Yesterday, Yale did not cave to pressure from certain parts of the student body and Ayaan Hirsi Ali spoke on campus. As with many controversial speakers, mostly consisting of folks not on the political Left, a number of campus groups tried to force Yale to cancel her speech because they expressed themselves offended by her. Among politically correct colleges, there has been a growing trend towards enforcing a right not to be offended, though this enforcement tends to be asymmetric -- Muslims apparently have a right not to be offended, but Christians do not. Women have it but men do not. Greenpeace has it but Exxon does not.
People of prominence who offend us or with whom we violently disagree should not be the least but the most welcome speakers on campus. I will demonstrate this by using the most extreme of all possible examples: An imaginary speaking tour by Adolph Hitler, say in December of 1938. Could there be a more distasteful person, the leader of Nazi Germany just weeks after the Reichskristallnacht? But I think he would have been the most valuable speaker I could possibly imagine.
If he were honest, which Hitler likely couldn't have stopped himself from being, what valuable insights we could have gained. The West made numerous mistakes in the late thirties and even into the forties because it just could not believe the full extent of Hitler's objectives and hatreds**. Perhaps we would have understood sooner and better exactly what we were dealing with.
Even if he were dishonest, and tried to "convert" the office without discussing specific plans, that would still be fascinating. What arguments did he use? Could we get insights into why he struck a chord among the German people? Would his rhetoric be compelling to American audiences? I despise the guy and almost everything he stood for but I would have loved to have him on campus as a speaker.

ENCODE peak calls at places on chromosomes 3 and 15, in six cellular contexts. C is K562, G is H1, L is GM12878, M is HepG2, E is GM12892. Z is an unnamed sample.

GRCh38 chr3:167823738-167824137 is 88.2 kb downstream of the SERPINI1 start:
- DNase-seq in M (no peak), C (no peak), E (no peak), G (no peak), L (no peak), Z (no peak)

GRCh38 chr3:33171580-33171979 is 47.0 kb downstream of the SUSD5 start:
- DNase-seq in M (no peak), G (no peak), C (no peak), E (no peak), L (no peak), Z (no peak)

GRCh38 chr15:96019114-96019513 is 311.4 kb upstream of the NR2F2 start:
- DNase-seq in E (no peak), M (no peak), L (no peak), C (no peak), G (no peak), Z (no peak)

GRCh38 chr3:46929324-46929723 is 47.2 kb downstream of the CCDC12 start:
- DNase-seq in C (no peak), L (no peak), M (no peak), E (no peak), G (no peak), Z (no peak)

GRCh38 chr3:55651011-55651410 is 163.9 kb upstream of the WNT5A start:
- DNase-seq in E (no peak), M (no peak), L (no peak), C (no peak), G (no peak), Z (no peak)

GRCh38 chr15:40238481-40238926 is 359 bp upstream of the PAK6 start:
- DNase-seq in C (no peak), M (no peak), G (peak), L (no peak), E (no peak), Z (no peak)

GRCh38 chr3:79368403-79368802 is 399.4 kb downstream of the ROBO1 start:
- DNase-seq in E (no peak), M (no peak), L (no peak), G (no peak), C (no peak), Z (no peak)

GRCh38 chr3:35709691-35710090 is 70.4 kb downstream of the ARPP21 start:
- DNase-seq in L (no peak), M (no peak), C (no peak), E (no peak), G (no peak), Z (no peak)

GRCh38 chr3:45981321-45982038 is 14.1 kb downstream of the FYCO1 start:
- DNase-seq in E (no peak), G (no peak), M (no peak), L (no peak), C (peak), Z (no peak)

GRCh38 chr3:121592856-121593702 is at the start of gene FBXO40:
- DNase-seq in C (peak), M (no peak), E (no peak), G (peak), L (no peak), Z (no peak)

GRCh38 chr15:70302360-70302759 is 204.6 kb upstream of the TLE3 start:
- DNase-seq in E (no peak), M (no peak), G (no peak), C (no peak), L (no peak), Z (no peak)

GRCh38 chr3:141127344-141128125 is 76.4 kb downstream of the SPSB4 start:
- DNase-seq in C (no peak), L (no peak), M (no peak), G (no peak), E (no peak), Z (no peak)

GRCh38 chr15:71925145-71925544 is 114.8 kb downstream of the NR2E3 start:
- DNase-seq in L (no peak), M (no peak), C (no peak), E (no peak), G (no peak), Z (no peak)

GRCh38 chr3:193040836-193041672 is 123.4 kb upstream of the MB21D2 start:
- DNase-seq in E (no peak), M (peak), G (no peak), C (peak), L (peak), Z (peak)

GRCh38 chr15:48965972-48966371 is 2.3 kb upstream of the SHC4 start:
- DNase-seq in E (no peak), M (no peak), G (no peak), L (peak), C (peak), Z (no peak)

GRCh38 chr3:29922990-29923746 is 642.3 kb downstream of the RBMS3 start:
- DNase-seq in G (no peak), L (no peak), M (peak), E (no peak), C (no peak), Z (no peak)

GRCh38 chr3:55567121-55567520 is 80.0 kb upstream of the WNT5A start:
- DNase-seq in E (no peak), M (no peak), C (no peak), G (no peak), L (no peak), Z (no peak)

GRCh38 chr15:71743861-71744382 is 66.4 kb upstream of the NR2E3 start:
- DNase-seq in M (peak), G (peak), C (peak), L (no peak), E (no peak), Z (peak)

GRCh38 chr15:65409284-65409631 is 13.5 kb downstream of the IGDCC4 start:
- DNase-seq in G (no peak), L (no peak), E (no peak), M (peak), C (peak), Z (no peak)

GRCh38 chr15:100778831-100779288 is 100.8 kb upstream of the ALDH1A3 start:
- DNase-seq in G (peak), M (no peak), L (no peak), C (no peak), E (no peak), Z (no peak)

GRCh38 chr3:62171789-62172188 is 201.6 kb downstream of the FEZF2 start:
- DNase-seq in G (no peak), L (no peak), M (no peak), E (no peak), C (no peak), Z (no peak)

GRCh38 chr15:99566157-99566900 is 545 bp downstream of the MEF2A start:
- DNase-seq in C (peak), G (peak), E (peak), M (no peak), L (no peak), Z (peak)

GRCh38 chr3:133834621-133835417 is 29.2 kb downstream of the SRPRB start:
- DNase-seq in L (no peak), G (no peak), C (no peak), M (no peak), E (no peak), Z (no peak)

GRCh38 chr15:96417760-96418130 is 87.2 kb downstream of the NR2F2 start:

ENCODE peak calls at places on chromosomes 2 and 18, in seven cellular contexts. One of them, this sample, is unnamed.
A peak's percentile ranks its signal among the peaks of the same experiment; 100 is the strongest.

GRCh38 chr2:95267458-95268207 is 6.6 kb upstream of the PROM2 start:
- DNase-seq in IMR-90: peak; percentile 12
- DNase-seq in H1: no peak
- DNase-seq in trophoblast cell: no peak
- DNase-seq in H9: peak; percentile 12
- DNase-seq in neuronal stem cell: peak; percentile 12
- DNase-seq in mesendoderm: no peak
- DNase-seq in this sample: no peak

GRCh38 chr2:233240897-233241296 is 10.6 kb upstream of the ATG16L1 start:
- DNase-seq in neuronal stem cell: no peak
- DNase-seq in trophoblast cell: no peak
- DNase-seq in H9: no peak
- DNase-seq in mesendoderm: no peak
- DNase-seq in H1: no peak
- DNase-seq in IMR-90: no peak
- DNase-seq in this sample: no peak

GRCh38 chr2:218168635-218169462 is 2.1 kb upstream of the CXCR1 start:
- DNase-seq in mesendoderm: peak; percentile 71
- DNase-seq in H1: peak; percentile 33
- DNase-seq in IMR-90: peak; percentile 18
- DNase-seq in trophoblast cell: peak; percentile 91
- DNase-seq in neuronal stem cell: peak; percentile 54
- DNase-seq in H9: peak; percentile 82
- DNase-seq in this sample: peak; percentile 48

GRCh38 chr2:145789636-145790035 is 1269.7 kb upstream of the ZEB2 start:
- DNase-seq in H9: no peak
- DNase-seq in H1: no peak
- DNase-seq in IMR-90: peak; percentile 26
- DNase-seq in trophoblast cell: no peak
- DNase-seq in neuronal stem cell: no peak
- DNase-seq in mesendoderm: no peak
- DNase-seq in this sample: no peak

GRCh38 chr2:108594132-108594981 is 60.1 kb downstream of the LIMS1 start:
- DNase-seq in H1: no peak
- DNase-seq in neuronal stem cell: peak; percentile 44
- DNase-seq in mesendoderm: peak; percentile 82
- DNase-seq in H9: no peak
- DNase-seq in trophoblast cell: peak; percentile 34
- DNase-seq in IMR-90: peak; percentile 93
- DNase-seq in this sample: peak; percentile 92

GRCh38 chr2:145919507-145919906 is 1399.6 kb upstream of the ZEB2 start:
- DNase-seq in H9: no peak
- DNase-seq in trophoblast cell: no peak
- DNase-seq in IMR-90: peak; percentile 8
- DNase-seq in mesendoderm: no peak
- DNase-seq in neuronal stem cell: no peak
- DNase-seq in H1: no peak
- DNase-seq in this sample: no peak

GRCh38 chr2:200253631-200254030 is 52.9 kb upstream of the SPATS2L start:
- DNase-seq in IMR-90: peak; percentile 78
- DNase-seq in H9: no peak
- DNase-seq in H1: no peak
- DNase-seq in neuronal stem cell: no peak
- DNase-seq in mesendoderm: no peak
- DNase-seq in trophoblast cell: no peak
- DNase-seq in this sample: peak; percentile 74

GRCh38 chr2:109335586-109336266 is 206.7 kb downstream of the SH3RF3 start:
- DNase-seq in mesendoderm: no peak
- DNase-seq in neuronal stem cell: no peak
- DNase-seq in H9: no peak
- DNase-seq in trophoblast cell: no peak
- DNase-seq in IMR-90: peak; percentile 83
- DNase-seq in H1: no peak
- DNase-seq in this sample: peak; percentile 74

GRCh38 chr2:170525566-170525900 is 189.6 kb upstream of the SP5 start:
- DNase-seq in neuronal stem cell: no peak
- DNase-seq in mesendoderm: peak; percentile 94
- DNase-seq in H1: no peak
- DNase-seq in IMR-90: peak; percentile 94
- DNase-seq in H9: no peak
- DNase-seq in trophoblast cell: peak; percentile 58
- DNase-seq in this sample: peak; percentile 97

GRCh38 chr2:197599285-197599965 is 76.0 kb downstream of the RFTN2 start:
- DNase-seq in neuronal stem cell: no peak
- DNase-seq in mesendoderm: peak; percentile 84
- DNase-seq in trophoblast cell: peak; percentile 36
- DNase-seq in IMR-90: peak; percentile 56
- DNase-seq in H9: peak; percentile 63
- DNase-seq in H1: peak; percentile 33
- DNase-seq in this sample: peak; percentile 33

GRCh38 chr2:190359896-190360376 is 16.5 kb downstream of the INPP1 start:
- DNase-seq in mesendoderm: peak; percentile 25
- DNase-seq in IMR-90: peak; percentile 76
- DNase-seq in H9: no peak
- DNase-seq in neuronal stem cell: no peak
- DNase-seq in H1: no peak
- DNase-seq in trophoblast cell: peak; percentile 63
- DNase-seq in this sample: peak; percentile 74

I will tell one of my favorite stories about the rise of Hitler. You have heard the story of Jesse Owens at the Berlin Olympics. Supposedly this was a slap in the face to Hitler, to have a black man winning medals. But one of the last events of the games was a four man relay race. The US was certainly going to win. But one of the US runners was Jewish and the US pulled the runner from the race and substituted Owens. The US didn't want to embarrass Hitler by making him hand a medal to a Jew. This sounds odd to put it this way, but one of the problems we had in really taking the worst of the Holocaust seriously as it was happening is that we were not able to see that Hitler's anti-semitism was so much more dangerous than the ubiquitous and run-of-the-mill anti-semitism that obtained all over Britain and America. We should always have a policy of letting even the most extreme people talk as much as they like. We might learn that they have a point and adjust our thinking on something, or we might learn that they are even batshit crazier than we thought. Either outcome is useful.